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How much do Las Vegas residents need to make to afford rent?

Updated February 16, 2024 - 7:55 pm

Las Vegas households now need to make at least $69,810 annually to be able to afford rent in the valley, which is above the median household income, according to a new report from Zillow.

Rental rates have increased 1.9 percent year over year, and now sit at $1,745, and Mark Stayton, a senior public relations specialist with Zillow, said the valley is experiencing an odd phenomenon, units to rent are up but rent has been historically climbing.

“The vacancy rate, which is seasonally adjusted, in Vegas is 9 percent, and has risen by 2.5 percentage points over the course of the pandemic, the 12th largest hike among the 50 largest U.S. metros by population,” he said.

Zillow statistics show the average household now needs to make almost $70,000 annually to afford rent, a 34 percent increase since the onset of the pandemic. Affordable rent is usually categorized as spending less than 30 percent of your income on housing costs per month.

The U.S. Census Bureau estimates that as of 2022 the median annual income for a household in the Las Vegas Valley was $66,356, a number forecasters estimate did not grow substantially last year due to decreased wage growth in the valley and across the nation.

Back in early 2021, the average a household needed to make to afford rent was $52,020, which means the Las Vegas Valley had the 15th biggest jump of all major metro areas.

Rental rates usually rise to start the year, said Skylar Oslen, the chief economist at Zillow and author of the company’s January rental report, however the COVID building boom is finally starting to pay off for renters.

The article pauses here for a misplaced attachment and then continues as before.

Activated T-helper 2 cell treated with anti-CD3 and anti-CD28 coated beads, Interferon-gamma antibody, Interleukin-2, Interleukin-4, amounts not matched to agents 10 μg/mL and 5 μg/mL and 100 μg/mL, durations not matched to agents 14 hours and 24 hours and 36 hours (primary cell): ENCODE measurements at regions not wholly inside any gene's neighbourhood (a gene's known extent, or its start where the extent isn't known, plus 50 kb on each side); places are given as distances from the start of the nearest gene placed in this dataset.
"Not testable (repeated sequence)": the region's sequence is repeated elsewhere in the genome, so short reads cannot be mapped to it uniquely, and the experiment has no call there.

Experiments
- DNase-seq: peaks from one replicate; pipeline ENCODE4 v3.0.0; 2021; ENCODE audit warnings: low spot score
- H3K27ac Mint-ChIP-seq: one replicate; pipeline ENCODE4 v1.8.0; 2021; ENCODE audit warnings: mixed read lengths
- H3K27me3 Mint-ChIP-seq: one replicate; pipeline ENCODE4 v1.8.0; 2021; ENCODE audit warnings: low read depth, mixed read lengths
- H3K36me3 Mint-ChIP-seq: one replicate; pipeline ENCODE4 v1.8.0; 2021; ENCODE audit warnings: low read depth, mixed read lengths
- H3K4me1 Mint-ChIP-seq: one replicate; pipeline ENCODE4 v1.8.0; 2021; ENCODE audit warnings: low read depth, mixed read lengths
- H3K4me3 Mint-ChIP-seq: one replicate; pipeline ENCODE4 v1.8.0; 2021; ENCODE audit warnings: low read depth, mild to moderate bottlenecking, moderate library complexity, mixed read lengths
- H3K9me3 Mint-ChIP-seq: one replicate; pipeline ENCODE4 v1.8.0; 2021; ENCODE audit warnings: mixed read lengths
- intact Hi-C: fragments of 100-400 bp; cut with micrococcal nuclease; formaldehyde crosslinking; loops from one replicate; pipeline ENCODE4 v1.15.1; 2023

“Since the beginning of the pandemic, rental prices have surged 29.4 percent, averaging an annual increase of 7 percent over the last four years,” she said. “However, nearly two-thirds of this increase happened in 2021 alone. Following this sharp rise, a boom in apartment construction and a slowdown in economic growth have taken the heat off.”

Oslen said there should be more relief in rental rates across the U.S. in store for 2024 as record levels of apartment construction across the nation should keep rates “subdued.”

“Softer rent growth is ultimately good news for today’s renters who have faced significant financial strain from both general and rent inflation throughout the pandemic,” she said. “With wage growth now slower, but still persistent, rent affordability, the share of a typical household’s income that would go to market rate asking rent, stabilized over the past year at 29 percent. That’s down a percentage point from the record high set in June 2022.”

Rental rates in the Las Vegas Valley actually dropped slightly to start the year, and RentCafe, which is owned by Yardi, has Las Vegas as the 92nd most active rental market for major metros, which accounts for rental activity through page views and specific searches.

Contact Patrick Blennerhassett at pblennerhassett@reviewjournal.com.

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